Lysine-specific demethylase 1 (LSD1) regulates several biological processes via the bifunctional modulation of enhancer functions. Recently, we reported that LSD1 overexpression is a founder abnormality of T-cell leukemogenesis and is maintained in fully transformed T-cell acute lymphoblastic leukemia (T-ALL) cells. On the basis of this finding, we attempted to develop novel LSD1 inhibitors effective for T-ALL with central nervous system (CNS) involvement.
We chemically modified the prototype LSD inhibitor tranylcypromine (TCP) and screened for cytotoxicity against TCP-resistant T-ALL cell lines. In vivo efficacy of novel LSD1 inhibitors was examined in immunodeficient mice transplanted with luciferase-expressing T-ALL cell lines, which faithfully reproduce human T-ALL with CNS involvement.
We found robust cytotoxicity against T-ALL cells, but not normal bone marrow progenitors, for two N-alkylated TCP derivatives, S2116 and S2157. The two compounds induced apoptosis in TCP-resistant T-ALL cells in vitro and in vivo by repressing transcription of the NOTCH3 and TAL1 genes through increased H3K9 methylation and reciprocal H3K27 deacetylation at superenhancer regions. Both S2116 and S2157 significantly retarded the growth of T-ALL cells in xenotransplanted mice and prolonged the survival of recipients as monotherapy and in combination with dexamethasone. Notably, S2157 could almost completely eradicate CNS leukemia because of its ability to efficiently pass through the blood–brain barrier.
These findings provide a molecular basis and rationale for the inclusion of a brain-permeable LSD1 inhibitor, S2157, in treatment strategies for T-ALL with CNS involvement.
This article is featured in Highlights of This Issue, p. 1439
Treatment outcome of T-cell acute lymphoblastic leukemia (T-ALL) is still worse than that of other hematologic malignancies. A critical determinant of a poor prognosis is arguably a high incidence of central nervous system (CNS) involvement because of the low penetrance of commonly used anti-ALL drugs into the brain. Despite the fundamental role of lysine-specific demethylase 1 (LSD1) in T-cell leukemogenesis, conventional LSD1 inhibitors, such as tranylcypromine (TCP), were shown to be ineffective for T-ALL cells in several preclinical studies. We therefore modified TCP to develop novel LSD1 inhibitors with higher activity and specificity for T-ALL. One of the newly developed inhibitors, S2157, showed robust cytotoxicity against TCP-resistant T-ALL cells both in vitro and in xenotransplanted mice. Notably, S2157 could eradicate CNS leukemia because of its ability to efficiently pass through the blood–brain barrier. This brain-permeable LSD1 inhibitor is promising as a novel therapeutic agent for T-ALL with CNS involvement.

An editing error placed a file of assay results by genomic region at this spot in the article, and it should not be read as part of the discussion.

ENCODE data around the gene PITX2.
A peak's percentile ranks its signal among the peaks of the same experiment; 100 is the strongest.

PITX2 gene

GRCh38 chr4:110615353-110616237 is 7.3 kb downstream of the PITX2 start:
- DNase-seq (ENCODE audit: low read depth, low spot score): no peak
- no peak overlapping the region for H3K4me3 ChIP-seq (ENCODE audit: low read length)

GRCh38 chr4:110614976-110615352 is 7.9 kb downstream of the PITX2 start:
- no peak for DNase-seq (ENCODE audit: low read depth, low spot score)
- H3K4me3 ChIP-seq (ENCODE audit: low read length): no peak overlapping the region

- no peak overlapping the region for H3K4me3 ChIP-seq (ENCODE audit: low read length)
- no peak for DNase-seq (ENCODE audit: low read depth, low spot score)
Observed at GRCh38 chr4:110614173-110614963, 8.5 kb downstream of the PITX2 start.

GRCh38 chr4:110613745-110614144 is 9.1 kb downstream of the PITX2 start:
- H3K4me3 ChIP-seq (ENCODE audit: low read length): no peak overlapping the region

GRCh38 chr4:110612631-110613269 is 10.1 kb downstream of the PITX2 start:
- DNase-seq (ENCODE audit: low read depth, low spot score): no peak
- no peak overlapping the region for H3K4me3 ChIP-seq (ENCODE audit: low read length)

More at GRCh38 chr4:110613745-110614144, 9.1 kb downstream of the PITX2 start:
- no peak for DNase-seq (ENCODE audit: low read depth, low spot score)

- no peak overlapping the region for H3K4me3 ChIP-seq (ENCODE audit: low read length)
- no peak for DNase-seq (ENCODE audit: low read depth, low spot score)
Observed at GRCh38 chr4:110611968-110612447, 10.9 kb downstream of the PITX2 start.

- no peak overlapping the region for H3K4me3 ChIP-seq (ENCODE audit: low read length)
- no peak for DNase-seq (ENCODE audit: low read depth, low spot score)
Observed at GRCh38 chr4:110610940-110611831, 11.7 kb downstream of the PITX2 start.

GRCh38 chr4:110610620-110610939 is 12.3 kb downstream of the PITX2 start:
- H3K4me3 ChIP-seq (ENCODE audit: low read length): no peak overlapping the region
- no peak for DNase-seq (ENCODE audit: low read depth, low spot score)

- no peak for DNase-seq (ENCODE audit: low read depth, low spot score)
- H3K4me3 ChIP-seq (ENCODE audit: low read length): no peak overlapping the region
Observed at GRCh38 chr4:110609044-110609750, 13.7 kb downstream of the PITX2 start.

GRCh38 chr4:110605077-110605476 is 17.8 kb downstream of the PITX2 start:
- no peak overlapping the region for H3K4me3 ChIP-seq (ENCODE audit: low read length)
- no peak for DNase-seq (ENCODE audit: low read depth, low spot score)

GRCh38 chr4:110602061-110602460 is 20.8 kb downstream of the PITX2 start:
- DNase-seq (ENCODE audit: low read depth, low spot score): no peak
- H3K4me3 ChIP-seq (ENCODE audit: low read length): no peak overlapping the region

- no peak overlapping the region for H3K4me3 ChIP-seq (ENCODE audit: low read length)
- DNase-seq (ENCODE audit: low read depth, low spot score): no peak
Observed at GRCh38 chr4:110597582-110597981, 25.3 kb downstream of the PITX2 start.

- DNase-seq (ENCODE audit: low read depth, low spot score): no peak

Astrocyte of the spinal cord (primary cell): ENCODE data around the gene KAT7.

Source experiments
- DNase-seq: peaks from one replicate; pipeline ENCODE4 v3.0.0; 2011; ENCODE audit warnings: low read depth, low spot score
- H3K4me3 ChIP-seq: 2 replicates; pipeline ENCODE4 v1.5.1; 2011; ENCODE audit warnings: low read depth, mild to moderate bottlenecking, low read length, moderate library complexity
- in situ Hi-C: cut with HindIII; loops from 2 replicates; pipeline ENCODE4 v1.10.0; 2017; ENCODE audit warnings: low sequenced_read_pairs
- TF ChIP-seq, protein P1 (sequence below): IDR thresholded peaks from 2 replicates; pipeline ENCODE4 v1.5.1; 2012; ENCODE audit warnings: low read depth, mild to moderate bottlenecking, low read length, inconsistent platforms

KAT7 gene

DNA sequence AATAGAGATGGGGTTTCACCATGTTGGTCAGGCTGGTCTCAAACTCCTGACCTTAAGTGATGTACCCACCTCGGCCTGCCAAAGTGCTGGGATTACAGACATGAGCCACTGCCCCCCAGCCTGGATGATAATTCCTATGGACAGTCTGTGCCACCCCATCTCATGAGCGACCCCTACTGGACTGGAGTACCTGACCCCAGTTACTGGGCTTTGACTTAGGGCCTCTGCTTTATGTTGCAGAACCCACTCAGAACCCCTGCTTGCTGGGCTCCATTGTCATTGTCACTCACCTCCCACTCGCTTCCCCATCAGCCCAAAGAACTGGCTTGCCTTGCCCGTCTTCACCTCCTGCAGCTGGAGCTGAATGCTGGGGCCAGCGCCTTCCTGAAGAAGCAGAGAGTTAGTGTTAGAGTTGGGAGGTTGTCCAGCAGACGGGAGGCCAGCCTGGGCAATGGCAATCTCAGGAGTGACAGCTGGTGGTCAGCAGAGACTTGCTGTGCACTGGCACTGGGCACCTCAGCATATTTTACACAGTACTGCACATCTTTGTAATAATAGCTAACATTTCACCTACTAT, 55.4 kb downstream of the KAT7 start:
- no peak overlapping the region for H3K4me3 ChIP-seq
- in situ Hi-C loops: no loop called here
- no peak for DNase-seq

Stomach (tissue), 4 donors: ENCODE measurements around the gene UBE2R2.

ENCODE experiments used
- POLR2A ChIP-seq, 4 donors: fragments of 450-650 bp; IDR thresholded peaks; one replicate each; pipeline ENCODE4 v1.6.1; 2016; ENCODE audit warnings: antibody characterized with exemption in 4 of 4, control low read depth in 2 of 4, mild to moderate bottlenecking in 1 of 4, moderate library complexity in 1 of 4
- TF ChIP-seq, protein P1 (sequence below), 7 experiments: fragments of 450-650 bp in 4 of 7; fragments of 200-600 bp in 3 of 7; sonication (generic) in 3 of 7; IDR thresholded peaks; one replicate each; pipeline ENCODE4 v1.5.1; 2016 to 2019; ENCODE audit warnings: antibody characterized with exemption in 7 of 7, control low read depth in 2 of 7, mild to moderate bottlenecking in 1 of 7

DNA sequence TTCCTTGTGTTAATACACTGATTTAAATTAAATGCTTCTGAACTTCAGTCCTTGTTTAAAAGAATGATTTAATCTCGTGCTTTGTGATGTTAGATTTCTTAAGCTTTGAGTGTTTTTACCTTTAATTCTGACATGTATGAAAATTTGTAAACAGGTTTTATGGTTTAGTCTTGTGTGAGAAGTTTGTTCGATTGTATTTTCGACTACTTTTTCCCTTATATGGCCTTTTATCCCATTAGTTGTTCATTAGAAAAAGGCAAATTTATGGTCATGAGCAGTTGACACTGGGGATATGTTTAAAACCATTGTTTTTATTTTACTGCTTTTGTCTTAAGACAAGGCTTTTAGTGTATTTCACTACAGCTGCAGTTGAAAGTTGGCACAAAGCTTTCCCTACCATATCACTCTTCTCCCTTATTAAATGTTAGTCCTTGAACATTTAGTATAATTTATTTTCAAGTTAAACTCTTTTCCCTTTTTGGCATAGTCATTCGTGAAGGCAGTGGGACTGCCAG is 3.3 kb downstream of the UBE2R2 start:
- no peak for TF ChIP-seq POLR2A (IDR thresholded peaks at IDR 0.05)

T-cell acute lymphoblastic leukemia (T-ALL) is an aggressive hematologic malignancy originated from T-cell progenitors, which accounts for 15% of pediatric and 25% of adult ALL cases (1). Despite the application of intensive multiagent chemotherapy with stem cell support, the treatment outcome of T-ALL is worse than that of other leukemias including acute myeloid leukemia (AML) and B-cell ALL (B-ALL), mainly due to a higher prevalence of central nervous system (CNS) involvement (2, 3). Because of the low penetrance of conventional antileukemic agents, CNS provides a sanctuary for leukemic cells and thus is one of the most frequent sites of relapse in T-ALL patients (4, 5). Current treatments for CNS leukemias, such as intrathecal injection of anticancer drugs, cranial irradiation, and high-dose systemic chemotherapy, are not only curative but also associated with acute and/or long-term serious neurotoxicity (6). Given the limitation of current strategies, novel agents that can effectively cross the blood–brain barrier to target CNS lesions are in high demand.
Lysine-specific demethylase 1 (LSD1, also called KDM1A/AOF2/BHC110) is a flavin adenine dinucleotide (FAD)–dependent histone demethylase that removes the mono- and dimethyl groups from lysine-4 and lysine-9 residues of histone H3 (hereinafter H3K4 and H3K9, respectively; ref. 7). LSD1 bifunctionally modulates the enhancer/promoter functions of target genes in a context-dependent manner: a repressive function via H3K4 demethylation as a component of the CoREST and NuRD complexes (8) and an activator function via H3K9 demethylation when associated with steroid hormone receptors (9). Hence, LSD1 plays indispensable roles in several biological processes including ontogenesis, hematopoiesis, and oncogenesis.